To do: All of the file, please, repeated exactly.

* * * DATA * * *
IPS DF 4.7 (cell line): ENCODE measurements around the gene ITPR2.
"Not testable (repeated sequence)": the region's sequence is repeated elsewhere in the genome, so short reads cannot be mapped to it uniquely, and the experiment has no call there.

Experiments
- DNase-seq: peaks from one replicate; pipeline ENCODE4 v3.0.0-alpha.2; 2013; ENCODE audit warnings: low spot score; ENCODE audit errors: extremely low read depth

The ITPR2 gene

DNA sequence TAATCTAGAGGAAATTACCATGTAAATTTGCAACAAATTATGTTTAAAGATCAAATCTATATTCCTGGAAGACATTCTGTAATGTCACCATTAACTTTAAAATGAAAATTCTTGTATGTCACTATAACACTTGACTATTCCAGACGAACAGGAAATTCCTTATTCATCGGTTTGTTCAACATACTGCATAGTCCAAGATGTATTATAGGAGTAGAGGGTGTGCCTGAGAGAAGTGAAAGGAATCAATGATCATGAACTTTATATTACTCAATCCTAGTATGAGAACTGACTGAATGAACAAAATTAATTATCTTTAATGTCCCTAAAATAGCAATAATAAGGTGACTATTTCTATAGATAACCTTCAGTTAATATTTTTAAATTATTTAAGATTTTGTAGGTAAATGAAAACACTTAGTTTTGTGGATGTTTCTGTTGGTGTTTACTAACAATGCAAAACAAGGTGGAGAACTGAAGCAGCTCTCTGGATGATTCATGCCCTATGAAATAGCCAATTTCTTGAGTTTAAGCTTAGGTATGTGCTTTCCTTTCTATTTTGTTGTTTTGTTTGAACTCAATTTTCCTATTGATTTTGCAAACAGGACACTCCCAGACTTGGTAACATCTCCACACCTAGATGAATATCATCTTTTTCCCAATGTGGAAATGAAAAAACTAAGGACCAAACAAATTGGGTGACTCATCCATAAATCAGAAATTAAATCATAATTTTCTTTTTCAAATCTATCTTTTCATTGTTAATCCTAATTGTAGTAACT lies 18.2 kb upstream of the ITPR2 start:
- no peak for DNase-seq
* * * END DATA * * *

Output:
IPS DF 4.7 (cell line): ENCODE measurements around the gene ITPR2.
"Not testable (repeated sequence)": the region's sequence is repeated elsewhere in the genome, so short reads cannot be mapped to it uniquely, and the experiment has no call there.

Experiments
- DNase-seq: peaks from one replicate; pipeline ENCODE4 v3.0.0-alpha.2; 2013; ENCODE audit warnings: low spot score; ENCODE audit errors: extremely low read depth

The ITPR2 gene

DNA sequence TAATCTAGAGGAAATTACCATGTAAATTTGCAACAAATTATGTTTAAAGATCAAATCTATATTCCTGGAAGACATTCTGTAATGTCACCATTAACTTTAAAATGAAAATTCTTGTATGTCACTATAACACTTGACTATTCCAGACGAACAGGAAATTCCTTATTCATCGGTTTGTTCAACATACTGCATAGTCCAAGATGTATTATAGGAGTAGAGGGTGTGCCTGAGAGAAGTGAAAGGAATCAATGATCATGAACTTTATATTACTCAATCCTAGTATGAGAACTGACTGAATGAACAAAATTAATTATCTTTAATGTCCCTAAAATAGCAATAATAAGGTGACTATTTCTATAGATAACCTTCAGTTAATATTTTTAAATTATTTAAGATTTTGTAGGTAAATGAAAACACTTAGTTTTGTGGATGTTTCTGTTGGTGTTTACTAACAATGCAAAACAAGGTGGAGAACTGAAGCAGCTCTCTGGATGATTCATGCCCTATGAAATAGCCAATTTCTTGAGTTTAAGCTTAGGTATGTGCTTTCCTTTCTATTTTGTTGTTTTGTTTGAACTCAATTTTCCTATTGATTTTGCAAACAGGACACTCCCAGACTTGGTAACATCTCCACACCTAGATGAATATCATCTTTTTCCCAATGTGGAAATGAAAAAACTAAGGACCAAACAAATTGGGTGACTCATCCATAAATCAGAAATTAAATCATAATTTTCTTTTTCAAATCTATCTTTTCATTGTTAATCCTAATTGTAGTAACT lies 18.2 kb upstream of the ITPR2 start:
- no peak for DNase-seq